Lastly in this sequence of dialogues, we can consider Peter Abelard’s Collationes, written between the late 1120s and early 1130s. Abelard’s text is distinct in that it is a three-part dialogue between a Christian, a Jew, and a Philosopher. The latter figure represents a kind of classical (pagan) philosophy; he recognizes a divine if natural principle but does not recognize the authority of Christian Scripture. The work begins with a dialogue between Christian and Jew before moving on to a dialogue between Christian and Philosopher.

On multiple occasions, Abelard’s Christian informs his Jewish interlocutor that Jewish social and religious practices, supposedly informed by Mosaic law, are wrong, premised on a straightforward misunderstanding of the text: unde te aperte legis scriptura reprehendit (the biblical text of the law openly shows that you are wrong).64 Scripture aperte docet (openly teaches) the opposite of Jewish practice.65 On the one hand, this is an appeal to a technical theological process (i.e. interpretation of specific Old Testament passages). On the other, it is also explicitly polemical — in the context of a debate between a Christian and a Jew to explain who has mastery of scriptural interpretation. The idea of opening the texts is allied to the idea of providing testimonia — evidence for the understanding of Christian writers.66 [p. 62]Beginning of page 62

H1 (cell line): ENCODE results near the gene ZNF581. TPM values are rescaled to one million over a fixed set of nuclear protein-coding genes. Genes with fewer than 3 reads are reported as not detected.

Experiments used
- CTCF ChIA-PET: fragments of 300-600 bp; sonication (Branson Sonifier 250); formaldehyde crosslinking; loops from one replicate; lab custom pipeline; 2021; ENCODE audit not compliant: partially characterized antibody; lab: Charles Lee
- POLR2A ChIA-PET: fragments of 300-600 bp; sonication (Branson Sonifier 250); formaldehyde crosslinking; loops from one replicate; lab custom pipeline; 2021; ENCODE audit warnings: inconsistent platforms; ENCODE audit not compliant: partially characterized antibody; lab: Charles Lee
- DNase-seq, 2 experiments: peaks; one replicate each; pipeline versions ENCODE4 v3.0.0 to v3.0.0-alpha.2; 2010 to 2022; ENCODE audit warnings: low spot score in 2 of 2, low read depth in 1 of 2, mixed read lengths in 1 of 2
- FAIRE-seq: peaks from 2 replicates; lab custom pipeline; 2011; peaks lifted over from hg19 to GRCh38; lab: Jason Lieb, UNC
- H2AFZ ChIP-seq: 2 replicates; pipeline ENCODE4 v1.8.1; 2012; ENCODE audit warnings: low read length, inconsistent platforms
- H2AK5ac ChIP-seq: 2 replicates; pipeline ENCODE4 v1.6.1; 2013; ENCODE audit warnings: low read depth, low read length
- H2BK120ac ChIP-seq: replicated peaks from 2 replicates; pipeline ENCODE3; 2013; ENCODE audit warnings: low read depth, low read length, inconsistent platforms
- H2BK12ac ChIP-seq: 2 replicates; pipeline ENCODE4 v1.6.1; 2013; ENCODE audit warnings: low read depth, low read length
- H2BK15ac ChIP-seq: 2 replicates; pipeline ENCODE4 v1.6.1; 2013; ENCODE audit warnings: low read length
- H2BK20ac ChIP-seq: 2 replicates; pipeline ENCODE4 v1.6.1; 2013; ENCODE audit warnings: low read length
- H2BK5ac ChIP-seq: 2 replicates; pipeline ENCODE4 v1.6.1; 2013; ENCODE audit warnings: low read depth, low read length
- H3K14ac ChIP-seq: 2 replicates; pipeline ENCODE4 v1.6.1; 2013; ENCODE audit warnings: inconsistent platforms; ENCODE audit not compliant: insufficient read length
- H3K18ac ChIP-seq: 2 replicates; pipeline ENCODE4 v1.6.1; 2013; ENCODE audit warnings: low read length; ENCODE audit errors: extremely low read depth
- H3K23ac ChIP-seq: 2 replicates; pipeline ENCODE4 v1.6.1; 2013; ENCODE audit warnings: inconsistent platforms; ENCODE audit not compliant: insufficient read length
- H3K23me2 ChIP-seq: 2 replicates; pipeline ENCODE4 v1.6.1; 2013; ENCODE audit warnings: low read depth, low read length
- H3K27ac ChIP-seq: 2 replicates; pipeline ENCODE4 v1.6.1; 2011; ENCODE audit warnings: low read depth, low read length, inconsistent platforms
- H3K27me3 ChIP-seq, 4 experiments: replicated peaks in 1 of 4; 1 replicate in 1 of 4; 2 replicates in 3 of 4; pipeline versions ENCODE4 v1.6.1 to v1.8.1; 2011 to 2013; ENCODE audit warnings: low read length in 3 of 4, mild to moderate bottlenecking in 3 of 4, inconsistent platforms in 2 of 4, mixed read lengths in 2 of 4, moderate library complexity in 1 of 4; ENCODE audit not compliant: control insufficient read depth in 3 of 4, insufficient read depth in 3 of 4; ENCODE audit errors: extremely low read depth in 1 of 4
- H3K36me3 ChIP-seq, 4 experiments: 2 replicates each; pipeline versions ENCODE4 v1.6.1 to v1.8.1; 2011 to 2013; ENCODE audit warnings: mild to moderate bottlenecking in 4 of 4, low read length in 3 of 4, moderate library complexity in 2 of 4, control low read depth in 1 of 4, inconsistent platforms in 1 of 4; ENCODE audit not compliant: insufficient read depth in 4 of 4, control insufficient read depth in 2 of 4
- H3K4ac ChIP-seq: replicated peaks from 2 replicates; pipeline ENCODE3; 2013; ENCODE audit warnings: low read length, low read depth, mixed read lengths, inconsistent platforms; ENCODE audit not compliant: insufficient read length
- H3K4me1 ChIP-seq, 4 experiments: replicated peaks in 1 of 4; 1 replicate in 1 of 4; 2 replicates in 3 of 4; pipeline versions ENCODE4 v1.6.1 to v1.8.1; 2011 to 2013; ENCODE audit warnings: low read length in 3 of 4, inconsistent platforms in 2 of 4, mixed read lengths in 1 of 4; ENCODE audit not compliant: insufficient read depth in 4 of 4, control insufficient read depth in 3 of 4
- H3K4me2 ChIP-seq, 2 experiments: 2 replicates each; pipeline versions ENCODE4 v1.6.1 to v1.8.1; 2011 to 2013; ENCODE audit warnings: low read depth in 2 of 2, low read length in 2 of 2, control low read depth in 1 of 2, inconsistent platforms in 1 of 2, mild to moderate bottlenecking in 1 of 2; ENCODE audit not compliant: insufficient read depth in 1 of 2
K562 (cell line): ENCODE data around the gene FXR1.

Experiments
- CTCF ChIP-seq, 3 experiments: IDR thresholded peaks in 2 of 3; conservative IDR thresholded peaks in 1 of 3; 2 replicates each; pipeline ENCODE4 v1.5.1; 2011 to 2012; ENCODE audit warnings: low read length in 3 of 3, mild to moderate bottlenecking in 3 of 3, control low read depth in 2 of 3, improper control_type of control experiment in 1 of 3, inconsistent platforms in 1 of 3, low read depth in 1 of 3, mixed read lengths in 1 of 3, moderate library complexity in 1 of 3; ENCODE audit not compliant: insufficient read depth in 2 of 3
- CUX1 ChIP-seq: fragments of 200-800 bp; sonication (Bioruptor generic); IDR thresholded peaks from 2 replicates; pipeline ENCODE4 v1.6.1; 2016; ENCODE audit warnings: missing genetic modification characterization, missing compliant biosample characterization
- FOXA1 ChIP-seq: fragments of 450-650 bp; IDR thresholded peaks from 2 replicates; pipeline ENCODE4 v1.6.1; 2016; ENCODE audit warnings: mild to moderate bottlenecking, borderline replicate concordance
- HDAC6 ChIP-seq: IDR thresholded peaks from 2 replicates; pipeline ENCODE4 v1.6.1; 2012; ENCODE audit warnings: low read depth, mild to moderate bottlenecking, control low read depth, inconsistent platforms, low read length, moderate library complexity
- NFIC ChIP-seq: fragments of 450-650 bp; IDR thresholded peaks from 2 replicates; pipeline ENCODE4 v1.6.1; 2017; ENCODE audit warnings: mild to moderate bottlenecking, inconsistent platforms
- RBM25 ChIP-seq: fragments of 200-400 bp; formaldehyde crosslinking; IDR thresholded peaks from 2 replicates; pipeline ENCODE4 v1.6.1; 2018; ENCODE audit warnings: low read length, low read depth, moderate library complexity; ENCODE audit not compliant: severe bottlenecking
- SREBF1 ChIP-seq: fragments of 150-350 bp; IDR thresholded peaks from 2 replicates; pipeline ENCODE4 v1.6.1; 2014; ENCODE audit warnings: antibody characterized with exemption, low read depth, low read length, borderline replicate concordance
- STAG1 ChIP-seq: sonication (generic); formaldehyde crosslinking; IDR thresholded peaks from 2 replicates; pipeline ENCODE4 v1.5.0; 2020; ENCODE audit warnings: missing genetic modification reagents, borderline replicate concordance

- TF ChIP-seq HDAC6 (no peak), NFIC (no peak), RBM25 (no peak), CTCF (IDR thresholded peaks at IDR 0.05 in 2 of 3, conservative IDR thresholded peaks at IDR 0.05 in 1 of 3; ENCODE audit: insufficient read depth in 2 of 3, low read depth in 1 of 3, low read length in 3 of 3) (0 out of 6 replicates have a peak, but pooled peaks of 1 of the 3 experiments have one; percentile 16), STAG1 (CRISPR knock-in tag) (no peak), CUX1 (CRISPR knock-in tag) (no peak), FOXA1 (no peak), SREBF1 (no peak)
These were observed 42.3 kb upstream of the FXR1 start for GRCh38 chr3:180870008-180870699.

The world of the Collationes is one in which the texts of Scripture are to be cracked open by human enquiry — rather than waiting for revelation by God.67 This approach is most apparent when the Christian explains his intellectual method not to the Jew but to the (pagan) Philosopher. The Philosopher complains that the Christian is not arguing from reason (the agreed-upon basis for their discussion), but from the authority of Scripture, which the Philosopher does not accept and therefore cannot find persuasive. The Christian’s response is that ‘my purpose is not to put to you my own view, but to open up to you the common faith and teaching of our fathers’ (sed commune maiorum nostrorum tibi fidem seu doctrinam aperire).68 These are put before the Philosopher so they may be understood, so he may be able to comprehend the basis for the Christian’s arguments. To put something openly (aperte dicere) is to explain its meaning;69 aperte ratione (open reasoning) describes the process by which Christians work through Scripture.70